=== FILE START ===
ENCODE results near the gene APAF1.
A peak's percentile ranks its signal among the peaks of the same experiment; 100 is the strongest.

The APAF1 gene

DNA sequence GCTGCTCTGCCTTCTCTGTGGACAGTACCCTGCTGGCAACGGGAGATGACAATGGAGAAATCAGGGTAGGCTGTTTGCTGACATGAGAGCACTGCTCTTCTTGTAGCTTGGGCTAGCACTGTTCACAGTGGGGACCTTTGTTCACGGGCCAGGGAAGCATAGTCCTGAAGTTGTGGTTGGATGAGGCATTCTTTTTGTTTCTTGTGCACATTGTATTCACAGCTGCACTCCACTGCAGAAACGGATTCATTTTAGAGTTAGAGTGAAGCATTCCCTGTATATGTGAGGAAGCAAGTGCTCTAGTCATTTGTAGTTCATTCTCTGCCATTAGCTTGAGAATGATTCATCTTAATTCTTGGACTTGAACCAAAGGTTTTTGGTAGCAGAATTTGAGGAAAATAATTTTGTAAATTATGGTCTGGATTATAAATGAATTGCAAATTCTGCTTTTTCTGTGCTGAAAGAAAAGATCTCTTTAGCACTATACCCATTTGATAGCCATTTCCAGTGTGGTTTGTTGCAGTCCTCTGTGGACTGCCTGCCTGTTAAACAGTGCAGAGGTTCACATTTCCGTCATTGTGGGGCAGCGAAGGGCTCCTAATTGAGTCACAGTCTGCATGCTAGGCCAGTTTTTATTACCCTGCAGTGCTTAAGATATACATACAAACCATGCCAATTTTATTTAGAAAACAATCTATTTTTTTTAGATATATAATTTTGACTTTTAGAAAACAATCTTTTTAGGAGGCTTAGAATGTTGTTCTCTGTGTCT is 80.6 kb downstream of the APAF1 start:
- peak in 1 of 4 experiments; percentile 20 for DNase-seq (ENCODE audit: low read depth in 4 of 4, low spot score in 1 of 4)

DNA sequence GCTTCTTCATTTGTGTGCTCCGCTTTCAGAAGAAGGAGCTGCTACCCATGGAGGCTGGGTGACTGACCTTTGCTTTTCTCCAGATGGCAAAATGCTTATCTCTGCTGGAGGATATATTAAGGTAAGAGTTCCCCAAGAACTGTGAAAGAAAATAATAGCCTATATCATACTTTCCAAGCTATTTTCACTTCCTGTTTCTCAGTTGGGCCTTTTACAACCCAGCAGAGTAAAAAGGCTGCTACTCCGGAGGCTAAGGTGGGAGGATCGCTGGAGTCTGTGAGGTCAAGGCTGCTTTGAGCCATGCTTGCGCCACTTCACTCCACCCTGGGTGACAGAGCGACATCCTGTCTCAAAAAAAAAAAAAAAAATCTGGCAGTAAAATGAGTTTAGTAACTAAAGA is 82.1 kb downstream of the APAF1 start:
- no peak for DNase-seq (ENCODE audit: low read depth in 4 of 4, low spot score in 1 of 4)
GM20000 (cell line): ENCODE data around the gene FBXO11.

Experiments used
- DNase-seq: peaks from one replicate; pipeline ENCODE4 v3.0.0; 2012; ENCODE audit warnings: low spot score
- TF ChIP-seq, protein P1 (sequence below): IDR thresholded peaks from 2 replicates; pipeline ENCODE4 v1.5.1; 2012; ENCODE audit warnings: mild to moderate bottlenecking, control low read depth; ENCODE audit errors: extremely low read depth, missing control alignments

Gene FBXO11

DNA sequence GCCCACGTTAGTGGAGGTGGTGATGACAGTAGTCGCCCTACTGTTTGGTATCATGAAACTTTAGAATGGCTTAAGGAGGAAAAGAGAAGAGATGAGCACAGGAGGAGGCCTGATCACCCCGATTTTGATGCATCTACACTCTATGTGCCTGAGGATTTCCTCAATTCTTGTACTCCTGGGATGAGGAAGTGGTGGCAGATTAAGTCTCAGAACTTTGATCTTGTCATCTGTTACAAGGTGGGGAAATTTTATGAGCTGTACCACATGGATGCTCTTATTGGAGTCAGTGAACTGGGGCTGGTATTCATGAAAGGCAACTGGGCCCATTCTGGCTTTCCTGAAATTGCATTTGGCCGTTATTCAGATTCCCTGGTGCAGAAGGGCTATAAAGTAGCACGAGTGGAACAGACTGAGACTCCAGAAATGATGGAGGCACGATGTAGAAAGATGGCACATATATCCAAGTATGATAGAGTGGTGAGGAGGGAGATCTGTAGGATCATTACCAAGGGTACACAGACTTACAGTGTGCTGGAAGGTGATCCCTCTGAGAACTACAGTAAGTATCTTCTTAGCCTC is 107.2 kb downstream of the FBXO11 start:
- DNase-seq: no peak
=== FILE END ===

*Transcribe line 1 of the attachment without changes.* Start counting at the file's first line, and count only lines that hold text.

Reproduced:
ENCODE results near the gene APAF1.